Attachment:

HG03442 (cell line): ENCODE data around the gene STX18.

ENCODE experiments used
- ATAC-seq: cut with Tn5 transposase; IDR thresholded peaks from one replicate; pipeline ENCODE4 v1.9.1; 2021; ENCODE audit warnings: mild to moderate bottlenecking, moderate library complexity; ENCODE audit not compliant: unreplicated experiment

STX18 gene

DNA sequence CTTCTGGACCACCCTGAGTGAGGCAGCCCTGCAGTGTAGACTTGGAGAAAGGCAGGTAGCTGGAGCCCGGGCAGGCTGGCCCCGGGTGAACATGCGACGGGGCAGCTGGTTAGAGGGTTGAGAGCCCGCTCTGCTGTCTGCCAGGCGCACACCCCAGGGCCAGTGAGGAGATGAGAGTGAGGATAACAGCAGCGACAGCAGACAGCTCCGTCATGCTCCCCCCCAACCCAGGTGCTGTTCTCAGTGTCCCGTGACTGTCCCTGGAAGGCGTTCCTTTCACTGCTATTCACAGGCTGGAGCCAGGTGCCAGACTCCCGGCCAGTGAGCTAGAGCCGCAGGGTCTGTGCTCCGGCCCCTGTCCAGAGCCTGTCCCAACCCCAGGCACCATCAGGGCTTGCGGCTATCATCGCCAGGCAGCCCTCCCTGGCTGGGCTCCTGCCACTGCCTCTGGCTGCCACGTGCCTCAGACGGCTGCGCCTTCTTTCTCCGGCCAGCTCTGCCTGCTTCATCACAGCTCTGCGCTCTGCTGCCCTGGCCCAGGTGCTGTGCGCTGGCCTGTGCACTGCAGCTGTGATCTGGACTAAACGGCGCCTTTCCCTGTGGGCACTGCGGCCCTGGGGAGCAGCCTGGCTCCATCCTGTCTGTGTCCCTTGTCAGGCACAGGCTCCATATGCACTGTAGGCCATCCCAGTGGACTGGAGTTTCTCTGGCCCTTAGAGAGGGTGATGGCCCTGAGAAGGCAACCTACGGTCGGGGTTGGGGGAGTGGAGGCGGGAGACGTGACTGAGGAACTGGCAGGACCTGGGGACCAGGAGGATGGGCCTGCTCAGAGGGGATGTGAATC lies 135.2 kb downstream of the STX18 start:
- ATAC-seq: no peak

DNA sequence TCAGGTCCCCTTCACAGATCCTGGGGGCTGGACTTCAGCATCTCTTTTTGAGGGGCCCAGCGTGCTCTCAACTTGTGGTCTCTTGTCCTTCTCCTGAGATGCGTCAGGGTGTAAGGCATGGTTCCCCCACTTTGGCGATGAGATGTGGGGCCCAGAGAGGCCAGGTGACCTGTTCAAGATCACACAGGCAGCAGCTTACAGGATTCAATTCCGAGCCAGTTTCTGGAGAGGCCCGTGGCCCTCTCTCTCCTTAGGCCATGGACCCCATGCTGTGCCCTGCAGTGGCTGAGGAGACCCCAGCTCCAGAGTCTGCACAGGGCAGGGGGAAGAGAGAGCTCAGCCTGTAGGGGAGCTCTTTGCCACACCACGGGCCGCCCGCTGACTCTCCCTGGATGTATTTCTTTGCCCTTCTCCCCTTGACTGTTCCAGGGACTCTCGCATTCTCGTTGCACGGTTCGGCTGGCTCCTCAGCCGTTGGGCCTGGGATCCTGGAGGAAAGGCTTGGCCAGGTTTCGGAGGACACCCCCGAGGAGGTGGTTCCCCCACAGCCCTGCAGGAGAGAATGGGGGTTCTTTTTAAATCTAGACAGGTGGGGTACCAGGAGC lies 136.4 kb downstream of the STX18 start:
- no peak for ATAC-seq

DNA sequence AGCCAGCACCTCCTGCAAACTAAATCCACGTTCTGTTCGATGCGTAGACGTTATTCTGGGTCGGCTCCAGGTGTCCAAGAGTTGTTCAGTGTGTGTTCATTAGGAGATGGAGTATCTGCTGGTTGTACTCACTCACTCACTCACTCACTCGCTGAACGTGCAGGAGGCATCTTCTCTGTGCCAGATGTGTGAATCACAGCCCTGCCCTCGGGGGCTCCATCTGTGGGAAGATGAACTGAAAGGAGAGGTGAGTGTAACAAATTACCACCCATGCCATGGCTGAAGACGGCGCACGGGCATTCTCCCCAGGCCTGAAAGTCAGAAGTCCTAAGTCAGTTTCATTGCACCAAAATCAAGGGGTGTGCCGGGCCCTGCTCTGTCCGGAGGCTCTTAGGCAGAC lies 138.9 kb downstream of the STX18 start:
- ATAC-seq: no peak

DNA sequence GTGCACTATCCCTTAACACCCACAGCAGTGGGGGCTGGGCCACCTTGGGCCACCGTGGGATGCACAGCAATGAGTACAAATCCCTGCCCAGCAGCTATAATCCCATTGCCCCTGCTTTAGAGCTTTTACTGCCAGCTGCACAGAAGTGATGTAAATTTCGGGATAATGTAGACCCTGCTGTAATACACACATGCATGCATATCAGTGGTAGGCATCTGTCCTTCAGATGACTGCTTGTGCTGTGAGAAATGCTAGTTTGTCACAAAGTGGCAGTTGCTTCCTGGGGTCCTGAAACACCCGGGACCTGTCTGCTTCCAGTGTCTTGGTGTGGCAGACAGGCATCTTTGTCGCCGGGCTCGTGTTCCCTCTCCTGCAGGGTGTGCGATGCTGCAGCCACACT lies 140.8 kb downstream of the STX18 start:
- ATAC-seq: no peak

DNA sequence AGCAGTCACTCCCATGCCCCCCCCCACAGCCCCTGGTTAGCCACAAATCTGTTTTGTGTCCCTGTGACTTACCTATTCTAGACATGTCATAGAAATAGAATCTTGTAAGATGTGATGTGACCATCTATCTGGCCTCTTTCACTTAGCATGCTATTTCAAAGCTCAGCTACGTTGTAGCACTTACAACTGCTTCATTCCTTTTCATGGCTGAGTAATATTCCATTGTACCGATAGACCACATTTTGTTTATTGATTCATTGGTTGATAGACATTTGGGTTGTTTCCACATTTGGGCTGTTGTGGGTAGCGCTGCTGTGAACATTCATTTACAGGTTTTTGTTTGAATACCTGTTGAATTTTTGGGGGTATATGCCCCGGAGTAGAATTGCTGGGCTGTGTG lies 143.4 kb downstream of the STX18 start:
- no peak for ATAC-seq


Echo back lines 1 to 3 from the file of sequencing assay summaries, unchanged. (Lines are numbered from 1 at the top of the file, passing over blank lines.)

HG03442 (cell line): ENCODE data around the gene STX18.

ENCODE experiments used
- ATAC-seq: cut with Tn5 transposase; IDR thresholded peaks from one replicate; pipeline ENCODE4 v1.9.1; 2021; ENCODE audit warnings: mild to moderate bottlenecking, moderate library complexity; ENCODE audit not compliant: unreplicated experiment